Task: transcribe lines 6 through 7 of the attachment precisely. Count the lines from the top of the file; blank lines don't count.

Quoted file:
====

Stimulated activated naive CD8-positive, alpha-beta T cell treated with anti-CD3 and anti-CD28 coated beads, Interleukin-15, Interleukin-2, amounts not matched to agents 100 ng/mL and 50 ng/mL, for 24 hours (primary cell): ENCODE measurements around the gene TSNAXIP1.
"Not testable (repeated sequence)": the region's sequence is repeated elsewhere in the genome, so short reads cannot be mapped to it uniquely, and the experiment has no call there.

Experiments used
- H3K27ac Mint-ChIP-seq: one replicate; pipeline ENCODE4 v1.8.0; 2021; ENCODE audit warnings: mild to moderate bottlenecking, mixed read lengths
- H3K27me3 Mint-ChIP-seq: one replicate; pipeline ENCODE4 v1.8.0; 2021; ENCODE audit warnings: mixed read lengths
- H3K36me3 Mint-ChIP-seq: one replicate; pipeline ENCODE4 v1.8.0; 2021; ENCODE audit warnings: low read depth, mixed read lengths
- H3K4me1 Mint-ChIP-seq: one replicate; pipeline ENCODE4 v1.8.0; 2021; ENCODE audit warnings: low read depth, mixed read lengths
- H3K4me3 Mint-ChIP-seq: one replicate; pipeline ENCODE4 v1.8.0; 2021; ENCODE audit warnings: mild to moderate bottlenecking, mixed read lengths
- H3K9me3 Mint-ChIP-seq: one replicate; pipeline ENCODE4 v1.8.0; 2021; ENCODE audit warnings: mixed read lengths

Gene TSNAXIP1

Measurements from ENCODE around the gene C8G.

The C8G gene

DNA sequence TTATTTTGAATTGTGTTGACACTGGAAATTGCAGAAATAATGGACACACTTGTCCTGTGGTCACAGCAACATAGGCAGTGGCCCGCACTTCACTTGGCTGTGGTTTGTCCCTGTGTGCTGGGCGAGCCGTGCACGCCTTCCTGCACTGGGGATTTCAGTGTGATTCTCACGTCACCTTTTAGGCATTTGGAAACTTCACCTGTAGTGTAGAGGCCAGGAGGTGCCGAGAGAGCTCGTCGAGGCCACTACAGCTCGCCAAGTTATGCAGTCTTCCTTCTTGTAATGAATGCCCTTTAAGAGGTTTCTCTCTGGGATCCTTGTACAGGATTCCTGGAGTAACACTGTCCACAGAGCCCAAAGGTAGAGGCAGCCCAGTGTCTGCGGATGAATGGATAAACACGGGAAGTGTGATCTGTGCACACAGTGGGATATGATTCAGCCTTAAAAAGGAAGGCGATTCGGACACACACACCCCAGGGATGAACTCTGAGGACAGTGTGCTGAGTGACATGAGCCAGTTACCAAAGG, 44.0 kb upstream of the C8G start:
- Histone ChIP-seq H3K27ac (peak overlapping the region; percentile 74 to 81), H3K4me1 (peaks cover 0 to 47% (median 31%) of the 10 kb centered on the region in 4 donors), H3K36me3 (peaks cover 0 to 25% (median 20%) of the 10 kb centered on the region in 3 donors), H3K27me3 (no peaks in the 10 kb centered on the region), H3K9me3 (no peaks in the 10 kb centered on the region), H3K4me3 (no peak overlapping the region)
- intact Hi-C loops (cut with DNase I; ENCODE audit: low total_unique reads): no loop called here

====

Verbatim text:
- H3K36me3 Mint-ChIP-seq: one replicate; pipeline ENCODE4 v1.8.0; 2021; ENCODE audit warnings: low read depth, mixed read lengths
- H3K4me1 Mint-ChIP-seq: one replicate; pipeline ENCODE4 v1.8.0; 2021; ENCODE audit warnings: low read depth, mixed read lengths